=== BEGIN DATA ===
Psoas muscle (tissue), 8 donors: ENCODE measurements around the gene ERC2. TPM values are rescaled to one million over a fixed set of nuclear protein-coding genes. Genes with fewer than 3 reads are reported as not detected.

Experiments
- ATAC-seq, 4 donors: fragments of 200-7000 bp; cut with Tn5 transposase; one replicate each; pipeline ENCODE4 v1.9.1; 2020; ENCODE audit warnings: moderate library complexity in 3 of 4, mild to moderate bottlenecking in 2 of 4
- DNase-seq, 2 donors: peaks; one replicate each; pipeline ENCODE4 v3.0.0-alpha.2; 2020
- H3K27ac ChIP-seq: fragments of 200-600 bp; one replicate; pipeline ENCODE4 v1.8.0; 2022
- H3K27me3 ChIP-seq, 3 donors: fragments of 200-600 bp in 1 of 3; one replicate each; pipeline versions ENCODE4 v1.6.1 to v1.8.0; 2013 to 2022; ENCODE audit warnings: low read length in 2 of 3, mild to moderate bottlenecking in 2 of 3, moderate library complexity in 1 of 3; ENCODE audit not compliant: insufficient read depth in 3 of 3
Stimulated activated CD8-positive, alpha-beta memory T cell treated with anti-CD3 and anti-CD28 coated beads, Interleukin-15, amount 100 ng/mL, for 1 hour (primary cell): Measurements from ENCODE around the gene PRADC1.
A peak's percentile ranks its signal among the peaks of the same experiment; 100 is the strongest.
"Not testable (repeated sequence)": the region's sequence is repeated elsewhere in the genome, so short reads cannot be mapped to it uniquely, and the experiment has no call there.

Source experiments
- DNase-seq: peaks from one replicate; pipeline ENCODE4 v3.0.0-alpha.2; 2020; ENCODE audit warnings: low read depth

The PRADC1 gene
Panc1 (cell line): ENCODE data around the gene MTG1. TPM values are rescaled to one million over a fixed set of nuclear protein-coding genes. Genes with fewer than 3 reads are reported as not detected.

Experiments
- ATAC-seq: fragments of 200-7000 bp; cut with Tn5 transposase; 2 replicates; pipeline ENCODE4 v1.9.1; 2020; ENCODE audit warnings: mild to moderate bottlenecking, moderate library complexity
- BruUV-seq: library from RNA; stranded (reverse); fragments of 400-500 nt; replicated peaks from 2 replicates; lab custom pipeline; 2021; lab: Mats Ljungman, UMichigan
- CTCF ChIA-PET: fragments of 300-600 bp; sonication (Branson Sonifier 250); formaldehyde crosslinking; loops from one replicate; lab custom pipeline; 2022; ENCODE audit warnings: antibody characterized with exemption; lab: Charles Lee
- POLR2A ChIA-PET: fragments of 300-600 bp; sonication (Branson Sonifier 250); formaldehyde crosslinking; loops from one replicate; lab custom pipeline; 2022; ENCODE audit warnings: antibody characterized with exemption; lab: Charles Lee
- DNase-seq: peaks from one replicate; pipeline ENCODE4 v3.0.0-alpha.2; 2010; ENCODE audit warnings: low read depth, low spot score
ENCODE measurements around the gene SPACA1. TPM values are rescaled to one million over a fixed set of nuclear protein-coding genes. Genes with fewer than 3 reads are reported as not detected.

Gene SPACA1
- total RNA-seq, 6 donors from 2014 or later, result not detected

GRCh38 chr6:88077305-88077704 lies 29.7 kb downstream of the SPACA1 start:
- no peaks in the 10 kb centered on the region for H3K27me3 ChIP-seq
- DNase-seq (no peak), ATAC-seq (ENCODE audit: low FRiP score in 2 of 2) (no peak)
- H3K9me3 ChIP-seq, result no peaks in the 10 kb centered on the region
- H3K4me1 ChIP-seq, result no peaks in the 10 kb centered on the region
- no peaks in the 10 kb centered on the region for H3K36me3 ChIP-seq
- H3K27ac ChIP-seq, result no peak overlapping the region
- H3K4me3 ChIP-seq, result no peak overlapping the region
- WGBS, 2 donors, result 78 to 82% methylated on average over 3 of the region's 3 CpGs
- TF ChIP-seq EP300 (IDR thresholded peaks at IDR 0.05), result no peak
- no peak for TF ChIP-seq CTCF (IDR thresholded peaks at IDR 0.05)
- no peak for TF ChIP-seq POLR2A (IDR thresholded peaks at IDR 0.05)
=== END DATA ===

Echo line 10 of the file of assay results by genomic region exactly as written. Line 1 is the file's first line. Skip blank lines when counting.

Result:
Source experiments